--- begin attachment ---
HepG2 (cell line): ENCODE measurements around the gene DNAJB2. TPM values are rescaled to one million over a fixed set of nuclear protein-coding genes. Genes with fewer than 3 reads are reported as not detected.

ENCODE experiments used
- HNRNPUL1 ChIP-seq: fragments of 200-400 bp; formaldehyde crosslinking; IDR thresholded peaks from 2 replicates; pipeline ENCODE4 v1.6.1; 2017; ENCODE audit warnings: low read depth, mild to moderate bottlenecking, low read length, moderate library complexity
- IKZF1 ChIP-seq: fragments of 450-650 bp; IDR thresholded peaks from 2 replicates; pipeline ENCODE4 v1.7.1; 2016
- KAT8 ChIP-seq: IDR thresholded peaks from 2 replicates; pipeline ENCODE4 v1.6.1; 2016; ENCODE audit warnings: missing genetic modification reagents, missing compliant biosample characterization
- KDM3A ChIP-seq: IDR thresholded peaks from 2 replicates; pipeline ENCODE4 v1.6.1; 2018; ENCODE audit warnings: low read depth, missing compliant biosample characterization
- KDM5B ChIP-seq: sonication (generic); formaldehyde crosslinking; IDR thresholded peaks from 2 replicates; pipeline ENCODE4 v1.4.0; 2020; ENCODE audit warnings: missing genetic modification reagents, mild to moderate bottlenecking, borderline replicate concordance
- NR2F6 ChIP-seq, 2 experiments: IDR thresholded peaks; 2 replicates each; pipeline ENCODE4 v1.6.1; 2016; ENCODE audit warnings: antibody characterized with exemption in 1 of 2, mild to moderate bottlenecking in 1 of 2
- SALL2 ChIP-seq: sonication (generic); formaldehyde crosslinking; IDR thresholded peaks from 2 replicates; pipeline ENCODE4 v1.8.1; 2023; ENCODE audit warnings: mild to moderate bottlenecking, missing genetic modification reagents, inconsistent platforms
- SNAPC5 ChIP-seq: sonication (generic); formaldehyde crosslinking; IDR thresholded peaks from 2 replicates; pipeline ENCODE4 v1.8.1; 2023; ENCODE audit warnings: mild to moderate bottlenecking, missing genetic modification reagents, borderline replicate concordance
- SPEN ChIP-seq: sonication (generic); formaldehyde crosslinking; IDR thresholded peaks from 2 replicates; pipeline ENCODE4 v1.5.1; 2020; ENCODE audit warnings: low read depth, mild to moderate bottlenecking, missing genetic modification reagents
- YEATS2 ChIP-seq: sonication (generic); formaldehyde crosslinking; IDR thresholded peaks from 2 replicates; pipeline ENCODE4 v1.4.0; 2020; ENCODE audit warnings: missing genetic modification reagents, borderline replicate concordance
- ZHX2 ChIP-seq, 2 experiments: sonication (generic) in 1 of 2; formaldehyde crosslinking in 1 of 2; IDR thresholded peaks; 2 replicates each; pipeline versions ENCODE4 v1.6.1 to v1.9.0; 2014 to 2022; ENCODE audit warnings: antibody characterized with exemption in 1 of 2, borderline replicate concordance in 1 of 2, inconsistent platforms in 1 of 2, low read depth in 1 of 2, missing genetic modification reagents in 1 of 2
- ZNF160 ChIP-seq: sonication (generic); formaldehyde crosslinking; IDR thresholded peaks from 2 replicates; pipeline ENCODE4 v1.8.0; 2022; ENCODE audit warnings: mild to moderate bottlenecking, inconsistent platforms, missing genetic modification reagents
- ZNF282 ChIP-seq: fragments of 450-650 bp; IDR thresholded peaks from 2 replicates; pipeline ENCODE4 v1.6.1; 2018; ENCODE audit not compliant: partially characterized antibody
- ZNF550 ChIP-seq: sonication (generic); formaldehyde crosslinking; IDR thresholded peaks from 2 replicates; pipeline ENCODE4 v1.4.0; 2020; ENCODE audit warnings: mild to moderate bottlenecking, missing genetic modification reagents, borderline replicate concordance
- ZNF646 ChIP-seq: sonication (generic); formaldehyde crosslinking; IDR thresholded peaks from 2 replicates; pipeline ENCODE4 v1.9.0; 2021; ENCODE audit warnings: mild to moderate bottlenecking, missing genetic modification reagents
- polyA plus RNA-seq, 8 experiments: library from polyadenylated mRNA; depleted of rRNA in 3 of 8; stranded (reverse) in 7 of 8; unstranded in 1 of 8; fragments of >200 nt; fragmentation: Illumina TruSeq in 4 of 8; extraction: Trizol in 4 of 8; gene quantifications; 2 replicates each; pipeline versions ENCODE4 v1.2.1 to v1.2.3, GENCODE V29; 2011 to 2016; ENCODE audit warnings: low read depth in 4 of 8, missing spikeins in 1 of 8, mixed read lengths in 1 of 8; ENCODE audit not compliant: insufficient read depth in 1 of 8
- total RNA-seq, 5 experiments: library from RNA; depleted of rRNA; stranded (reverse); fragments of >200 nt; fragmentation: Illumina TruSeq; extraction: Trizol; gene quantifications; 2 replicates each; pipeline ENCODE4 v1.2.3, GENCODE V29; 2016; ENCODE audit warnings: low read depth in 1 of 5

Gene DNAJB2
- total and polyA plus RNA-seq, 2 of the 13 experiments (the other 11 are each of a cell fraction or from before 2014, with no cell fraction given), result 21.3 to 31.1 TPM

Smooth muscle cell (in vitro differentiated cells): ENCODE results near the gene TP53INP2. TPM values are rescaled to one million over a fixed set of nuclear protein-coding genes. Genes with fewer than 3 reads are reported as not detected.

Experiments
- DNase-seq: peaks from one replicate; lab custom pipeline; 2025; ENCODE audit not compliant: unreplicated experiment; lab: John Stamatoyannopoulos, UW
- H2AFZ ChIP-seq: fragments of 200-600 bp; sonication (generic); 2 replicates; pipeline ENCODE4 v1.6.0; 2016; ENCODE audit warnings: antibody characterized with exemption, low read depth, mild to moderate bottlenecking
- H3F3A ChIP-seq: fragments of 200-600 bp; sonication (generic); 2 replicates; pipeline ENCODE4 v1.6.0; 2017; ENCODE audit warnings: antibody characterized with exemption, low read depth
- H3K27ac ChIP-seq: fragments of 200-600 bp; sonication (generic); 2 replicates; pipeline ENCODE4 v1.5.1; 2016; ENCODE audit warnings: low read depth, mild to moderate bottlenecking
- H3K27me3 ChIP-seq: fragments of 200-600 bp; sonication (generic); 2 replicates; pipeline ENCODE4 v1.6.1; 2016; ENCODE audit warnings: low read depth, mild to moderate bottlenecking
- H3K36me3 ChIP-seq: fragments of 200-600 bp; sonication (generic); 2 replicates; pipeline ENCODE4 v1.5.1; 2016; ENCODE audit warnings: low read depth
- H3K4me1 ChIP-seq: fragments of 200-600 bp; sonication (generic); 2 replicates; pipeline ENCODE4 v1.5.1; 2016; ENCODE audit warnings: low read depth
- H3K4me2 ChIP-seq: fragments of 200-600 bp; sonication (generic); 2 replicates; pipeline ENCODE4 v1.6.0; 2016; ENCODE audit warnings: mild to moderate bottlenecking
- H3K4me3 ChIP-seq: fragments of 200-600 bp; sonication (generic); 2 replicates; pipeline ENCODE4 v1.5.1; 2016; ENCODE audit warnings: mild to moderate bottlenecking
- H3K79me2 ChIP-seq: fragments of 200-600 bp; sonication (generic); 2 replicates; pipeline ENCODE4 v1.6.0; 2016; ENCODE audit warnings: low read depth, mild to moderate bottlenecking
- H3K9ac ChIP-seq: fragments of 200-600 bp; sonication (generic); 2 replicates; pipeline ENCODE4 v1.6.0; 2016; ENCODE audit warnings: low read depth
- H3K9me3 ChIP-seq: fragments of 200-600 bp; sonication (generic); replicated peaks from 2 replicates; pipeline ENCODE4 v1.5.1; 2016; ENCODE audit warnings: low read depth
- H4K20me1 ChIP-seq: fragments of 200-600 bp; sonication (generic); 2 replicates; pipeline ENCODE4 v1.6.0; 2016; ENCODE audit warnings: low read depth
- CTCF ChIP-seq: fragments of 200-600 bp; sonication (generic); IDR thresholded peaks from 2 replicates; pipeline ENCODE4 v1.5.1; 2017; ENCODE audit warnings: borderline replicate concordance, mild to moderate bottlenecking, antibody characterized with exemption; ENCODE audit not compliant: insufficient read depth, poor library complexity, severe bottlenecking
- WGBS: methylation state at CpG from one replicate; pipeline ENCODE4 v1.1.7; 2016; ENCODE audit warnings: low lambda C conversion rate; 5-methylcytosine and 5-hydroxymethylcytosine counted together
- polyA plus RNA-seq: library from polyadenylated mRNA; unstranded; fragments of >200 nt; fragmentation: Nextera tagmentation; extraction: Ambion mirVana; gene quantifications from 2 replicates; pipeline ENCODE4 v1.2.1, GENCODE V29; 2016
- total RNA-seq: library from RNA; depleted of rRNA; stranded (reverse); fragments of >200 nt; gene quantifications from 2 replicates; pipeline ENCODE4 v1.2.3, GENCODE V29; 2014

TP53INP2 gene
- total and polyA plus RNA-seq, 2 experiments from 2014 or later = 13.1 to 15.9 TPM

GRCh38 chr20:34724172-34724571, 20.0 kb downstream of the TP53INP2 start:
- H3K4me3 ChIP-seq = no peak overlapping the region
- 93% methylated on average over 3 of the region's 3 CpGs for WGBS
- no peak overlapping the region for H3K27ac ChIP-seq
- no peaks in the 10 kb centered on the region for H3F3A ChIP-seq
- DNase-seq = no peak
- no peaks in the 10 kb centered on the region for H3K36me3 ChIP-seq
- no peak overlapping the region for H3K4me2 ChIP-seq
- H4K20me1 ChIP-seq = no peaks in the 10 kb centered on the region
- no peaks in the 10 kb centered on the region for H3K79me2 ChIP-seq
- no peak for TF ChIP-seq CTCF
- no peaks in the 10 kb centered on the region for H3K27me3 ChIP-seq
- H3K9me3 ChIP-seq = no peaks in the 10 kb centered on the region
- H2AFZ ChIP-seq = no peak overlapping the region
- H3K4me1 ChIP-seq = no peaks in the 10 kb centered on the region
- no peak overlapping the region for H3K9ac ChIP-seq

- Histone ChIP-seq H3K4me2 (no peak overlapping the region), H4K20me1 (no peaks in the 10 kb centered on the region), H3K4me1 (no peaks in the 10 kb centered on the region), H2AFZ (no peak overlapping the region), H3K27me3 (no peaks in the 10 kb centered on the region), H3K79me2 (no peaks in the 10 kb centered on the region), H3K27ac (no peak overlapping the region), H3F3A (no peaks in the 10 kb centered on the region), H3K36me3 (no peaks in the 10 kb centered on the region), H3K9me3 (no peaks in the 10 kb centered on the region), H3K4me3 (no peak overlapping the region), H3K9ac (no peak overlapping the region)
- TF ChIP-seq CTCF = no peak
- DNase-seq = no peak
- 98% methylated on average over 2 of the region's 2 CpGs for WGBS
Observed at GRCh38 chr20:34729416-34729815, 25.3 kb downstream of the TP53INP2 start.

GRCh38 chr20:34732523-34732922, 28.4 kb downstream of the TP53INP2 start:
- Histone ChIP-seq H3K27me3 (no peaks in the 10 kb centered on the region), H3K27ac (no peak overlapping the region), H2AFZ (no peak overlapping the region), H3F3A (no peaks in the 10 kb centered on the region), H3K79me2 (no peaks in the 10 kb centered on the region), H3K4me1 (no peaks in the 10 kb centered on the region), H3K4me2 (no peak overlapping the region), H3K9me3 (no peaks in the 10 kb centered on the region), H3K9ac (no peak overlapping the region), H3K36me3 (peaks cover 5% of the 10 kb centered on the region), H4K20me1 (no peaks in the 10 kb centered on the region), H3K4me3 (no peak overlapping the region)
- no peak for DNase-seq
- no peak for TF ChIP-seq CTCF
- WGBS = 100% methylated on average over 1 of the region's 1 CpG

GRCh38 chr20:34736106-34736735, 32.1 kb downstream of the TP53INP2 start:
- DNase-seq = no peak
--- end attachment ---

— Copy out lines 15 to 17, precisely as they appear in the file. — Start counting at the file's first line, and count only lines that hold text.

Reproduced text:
- ZNF282 ChIP-seq: fragments of 450-650 bp; IDR thresholded peaks from 2 replicates; pipeline ENCODE4 v1.6.1; 2018; ENCODE audit not compliant: partially characterized antibody
- ZNF550 ChIP-seq: sonication (generic); formaldehyde crosslinking; IDR thresholded peaks from 2 replicates; pipeline ENCODE4 v1.4.0; 2020; ENCODE audit warnings: mild to moderate bottlenecking, missing genetic modification reagents, borderline replicate concordance
- ZNF646 ChIP-seq: sonication (generic); formaldehyde crosslinking; IDR thresholded peaks from 2 replicates; pipeline ENCODE4 v1.9.0; 2021; ENCODE audit warnings: mild to moderate bottlenecking, missing genetic modification reagents